5. What are your first impressions of Vietnam? What do you expect to do during your mission in Vietnam?


I arrived in September last year and took up the position as Ambassador of Sweden to Vietnam. It is, indeed, a privilege to be appointed to this post in a country with whom Sweden has a very long and friendly relationship. I am very impressed with the fast economic growth in Vietnam and the achievements in many different areas. I could only hope that this impressive development, which there is only a few countries which can match, will continue and also include the necessary strengthening of democracy and the respect for all Human Rights. I also welcome that Vietnam has decided to involve itself in an active way in multilateral and international affairs and my country will support the Vietnamese candidature for a non-permanent seat in the UN Security Council 2008-2009.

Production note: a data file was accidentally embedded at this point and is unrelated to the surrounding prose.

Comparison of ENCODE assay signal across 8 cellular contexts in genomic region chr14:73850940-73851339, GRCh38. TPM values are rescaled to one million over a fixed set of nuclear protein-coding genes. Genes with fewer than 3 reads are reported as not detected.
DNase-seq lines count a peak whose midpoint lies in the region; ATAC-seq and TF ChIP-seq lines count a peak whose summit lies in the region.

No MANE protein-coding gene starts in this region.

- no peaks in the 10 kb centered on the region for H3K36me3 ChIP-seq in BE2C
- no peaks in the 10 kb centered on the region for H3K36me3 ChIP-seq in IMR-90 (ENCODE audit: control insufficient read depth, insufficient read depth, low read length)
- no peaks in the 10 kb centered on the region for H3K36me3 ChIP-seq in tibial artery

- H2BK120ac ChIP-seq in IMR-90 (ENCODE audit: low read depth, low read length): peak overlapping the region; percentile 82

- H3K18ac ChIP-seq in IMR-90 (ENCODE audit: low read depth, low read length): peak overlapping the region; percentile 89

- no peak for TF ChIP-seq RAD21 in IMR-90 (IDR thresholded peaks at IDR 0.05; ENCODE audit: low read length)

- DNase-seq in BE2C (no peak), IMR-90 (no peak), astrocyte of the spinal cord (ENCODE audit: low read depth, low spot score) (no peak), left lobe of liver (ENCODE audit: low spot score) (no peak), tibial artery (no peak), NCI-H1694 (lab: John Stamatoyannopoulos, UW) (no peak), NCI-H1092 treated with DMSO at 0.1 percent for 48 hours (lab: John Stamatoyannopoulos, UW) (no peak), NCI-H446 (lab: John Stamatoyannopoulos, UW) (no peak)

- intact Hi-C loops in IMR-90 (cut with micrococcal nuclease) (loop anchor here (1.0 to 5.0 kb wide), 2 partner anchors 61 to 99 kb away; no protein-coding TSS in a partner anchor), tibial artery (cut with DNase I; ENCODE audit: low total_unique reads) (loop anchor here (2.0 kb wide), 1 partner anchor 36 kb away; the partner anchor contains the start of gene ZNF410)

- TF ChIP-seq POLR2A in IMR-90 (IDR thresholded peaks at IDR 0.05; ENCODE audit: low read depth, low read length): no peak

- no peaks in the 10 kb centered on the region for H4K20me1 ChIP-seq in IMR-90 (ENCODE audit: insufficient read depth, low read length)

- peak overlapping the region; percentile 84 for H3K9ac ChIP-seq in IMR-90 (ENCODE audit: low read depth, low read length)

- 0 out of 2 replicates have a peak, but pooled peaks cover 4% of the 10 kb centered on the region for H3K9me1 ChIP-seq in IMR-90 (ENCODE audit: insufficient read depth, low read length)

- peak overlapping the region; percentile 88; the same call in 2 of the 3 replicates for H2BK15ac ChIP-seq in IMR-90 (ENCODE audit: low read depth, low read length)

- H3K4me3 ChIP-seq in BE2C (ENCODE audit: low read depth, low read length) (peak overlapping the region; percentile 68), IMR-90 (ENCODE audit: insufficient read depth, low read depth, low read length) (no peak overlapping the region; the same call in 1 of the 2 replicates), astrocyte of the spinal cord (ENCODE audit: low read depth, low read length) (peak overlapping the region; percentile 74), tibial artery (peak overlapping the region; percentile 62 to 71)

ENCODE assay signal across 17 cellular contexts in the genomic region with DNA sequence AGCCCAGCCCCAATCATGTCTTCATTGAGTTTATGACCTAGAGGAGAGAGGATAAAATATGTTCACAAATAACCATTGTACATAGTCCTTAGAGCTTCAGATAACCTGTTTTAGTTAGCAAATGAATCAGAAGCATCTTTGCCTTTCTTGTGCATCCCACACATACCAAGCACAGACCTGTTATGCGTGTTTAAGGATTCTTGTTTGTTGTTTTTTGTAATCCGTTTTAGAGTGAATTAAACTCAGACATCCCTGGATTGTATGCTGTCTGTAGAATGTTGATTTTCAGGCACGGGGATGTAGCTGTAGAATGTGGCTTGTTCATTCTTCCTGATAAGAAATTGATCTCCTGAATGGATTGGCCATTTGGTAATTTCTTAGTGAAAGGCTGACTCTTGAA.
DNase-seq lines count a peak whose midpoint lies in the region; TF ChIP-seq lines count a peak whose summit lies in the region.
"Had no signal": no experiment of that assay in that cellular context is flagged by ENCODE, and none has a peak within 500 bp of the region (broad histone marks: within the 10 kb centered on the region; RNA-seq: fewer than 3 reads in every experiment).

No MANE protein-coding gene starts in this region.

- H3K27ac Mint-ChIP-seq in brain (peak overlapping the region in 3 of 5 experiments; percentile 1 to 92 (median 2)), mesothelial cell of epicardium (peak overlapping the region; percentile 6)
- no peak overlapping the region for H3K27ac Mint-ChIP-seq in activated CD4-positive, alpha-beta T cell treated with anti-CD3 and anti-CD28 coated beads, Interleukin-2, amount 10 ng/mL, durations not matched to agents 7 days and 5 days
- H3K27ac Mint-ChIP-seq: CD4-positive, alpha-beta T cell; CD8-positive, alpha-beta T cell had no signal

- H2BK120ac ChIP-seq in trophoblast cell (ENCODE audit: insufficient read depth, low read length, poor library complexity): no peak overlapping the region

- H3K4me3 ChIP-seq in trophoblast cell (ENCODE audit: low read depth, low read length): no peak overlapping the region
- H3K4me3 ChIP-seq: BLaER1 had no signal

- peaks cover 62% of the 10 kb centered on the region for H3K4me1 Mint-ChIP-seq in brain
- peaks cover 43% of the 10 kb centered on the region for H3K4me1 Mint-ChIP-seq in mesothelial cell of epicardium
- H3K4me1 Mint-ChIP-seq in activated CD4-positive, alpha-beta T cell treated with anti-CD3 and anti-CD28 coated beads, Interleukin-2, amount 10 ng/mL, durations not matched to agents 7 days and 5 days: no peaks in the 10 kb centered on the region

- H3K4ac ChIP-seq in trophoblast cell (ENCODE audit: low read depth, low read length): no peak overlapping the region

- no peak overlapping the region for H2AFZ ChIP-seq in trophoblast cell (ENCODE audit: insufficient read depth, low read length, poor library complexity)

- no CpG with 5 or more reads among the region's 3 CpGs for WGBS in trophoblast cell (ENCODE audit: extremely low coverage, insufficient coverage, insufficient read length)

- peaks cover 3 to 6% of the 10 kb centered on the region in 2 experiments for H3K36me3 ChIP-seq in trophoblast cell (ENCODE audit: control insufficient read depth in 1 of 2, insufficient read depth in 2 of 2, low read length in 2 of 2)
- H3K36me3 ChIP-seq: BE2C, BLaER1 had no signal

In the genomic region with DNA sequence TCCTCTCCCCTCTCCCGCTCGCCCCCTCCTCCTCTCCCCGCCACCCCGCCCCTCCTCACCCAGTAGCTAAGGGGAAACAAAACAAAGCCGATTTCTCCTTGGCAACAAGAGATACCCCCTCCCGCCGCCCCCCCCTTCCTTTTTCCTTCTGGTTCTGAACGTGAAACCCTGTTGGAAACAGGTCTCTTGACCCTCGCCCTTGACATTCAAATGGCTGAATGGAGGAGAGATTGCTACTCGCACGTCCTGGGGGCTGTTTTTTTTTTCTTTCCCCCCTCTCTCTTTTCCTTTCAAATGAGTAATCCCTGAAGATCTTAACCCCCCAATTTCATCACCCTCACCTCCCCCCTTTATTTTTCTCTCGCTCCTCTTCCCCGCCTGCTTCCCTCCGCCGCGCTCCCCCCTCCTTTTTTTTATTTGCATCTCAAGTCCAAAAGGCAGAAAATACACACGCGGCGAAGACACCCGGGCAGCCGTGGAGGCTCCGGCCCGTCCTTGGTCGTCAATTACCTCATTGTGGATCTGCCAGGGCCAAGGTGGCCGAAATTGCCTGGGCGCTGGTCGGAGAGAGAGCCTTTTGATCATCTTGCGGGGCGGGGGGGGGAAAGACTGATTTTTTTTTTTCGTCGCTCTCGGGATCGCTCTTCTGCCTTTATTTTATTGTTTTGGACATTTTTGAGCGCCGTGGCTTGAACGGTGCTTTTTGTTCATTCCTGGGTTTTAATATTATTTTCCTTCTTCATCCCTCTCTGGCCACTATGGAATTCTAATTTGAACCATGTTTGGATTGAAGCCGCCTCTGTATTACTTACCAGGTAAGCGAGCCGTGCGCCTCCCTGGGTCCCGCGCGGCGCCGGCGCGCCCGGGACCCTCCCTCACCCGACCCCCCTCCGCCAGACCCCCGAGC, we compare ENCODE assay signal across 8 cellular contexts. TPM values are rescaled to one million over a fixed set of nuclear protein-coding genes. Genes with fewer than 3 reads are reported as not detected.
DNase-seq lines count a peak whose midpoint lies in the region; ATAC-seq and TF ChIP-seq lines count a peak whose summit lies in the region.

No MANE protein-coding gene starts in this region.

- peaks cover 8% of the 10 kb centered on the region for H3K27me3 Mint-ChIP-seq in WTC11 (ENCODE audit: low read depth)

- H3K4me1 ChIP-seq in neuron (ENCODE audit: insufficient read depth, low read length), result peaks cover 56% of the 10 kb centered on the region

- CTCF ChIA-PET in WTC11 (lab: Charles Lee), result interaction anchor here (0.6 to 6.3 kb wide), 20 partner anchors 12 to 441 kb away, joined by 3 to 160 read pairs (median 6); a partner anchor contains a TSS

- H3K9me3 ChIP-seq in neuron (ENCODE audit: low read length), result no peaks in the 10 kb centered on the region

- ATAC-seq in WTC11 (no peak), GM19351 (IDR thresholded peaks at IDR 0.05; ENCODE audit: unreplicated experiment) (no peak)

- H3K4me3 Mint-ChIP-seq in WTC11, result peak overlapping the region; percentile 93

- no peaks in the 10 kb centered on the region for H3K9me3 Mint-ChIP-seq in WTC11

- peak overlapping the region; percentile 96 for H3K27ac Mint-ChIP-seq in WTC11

As I have described earlier on in this article, I foresee that Sweden’s development cooperation with Vietnam will gradually cease as incomes in Vietnam increase and the country will reach the middle income status. As this happens I am eager to actively support the enlargement of our existing relations in such areas as trade, investment and tourism. I thus hope that many of those Swedish companies already present in Vietnam will also consider investments in the country and that many of my countrymen and –women will come and visit this beautiful country not only for business but also as tourists.